By its very definition, adoption implies the idea of legally bringing a child into your family and raising that child as your own. It is in no way unique to Christianity, but there is a much more complex and glorious reality when a believer pursues adoption within the context of God’s love for him in the Gospel. Adoption is at the core of the Gospel. God — a loving Father — not only sought the sinner, but also chose to adopt him through the horrific death and suffering of Christ on the cross.”

  • “But to all who did receive him, who believed in his name, he gave the right to become children of God…” (John 1:12).
  • “But when the fullness of time had come, God sent forth his Son, born of woman, born under the law, to redeem those who were under the law, so that we might receive adoption as sons. And because you are sons, God has sent the Spirit of his Son into our hearts, crying, ‘Abba! Father!’ So you are no longer a slave, but a son, and if a son, then an heir through God” (Galatians 4:4-7).
  • “See what kind of love the Father has given to us, that we should be called children of God; and so we are” (I John 3:1).

As a direct result of this undeserved love that God lavished on His children through Jesus Christ, believers everywhere are called to follow God’s heart and, in turn, love the least of these. I John 4:19 reminds Christians that “we love, because He first loved us.” Without a proper view of the Gospel, and the identity a believer now has as a result – a child of the King of Kings– foster care and adoption only become another morally good act. The Gospel itself should be enough to motivate believers to action in the area of taking in the abandoned. After all, each and every person who claims the name of Jesus was at one time in that exact condition – abandoned and alone. But thanks be to God, because of Christ, there is a forever family that will never leave or abandon us.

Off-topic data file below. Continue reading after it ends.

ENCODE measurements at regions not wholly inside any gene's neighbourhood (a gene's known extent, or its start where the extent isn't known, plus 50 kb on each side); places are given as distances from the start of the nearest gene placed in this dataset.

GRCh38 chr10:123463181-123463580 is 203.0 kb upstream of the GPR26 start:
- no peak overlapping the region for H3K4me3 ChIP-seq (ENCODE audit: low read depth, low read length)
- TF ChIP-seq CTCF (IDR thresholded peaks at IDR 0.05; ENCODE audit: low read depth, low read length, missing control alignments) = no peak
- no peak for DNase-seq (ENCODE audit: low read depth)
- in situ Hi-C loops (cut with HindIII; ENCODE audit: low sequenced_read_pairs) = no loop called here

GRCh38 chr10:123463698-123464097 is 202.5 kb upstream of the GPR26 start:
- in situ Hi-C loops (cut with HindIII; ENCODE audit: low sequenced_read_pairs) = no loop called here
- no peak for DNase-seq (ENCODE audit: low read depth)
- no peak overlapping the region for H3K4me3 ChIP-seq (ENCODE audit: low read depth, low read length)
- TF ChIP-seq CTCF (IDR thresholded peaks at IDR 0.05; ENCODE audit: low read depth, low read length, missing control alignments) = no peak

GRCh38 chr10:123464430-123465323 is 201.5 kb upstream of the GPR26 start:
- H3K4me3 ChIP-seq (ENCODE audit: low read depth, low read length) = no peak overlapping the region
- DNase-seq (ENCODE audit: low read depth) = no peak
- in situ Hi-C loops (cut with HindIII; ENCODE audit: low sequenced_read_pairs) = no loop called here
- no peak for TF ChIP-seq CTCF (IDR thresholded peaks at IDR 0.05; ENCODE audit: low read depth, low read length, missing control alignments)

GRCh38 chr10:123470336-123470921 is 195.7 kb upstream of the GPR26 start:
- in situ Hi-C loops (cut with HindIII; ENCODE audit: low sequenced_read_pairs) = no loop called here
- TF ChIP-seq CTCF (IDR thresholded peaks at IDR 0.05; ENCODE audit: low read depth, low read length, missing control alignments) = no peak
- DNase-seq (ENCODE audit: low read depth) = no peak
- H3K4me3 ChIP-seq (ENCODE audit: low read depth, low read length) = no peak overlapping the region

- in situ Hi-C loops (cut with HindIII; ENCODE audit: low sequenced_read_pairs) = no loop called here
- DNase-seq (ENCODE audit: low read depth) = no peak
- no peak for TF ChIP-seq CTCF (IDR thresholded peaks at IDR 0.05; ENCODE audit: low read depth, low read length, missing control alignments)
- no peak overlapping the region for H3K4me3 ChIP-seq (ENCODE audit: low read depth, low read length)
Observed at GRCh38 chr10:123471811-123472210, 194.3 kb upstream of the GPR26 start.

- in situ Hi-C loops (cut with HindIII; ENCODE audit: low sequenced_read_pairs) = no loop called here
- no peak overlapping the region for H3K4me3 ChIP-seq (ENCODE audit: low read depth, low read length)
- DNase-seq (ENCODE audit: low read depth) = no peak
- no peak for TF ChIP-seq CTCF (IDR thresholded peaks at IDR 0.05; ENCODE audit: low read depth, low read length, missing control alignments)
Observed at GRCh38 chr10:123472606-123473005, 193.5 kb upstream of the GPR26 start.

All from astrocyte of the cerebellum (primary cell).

Adoption is God’s Heart and Should Be Ours

Throughout different parts of Scripture, it is clear that God is vested, deeply and personally, in the plight of all who may be destitute or defenseless – including the orphan. As far back as Deuteronomy, we find Moses writing, “He [God] executes justice for the fatherless and the widow, and loves the sojourner, giving him food and clothing” (Deuteronomy 10:18). Moses again, speaking to Israel in Deuteronomy 24:17 says, “You shall not pervert the justice due to the sojourner or to the fatherless…” David, in Psalm 10:14, acknowledges God as being the “helper of the fatherless”. Within other places of Scripture, we see God calling his people, those who have been adopted into his family, to join Him and share His passion for the fatherless – the orphan, sharing with each child the love of Jesus Christ and the freedom he offers through the glorious Gospel story. Isaiah, under the inspiration of the Holy Spirit, writes, “…learn to do good; seek justice, correct oppression; bring justice to the fatherless, plead the widow’s cause”. The New Testament also beckons believers. “Religion that is pure and undefiled before God, the Father, is this: to visit orphans and widows in their affliction…” (James 1:27).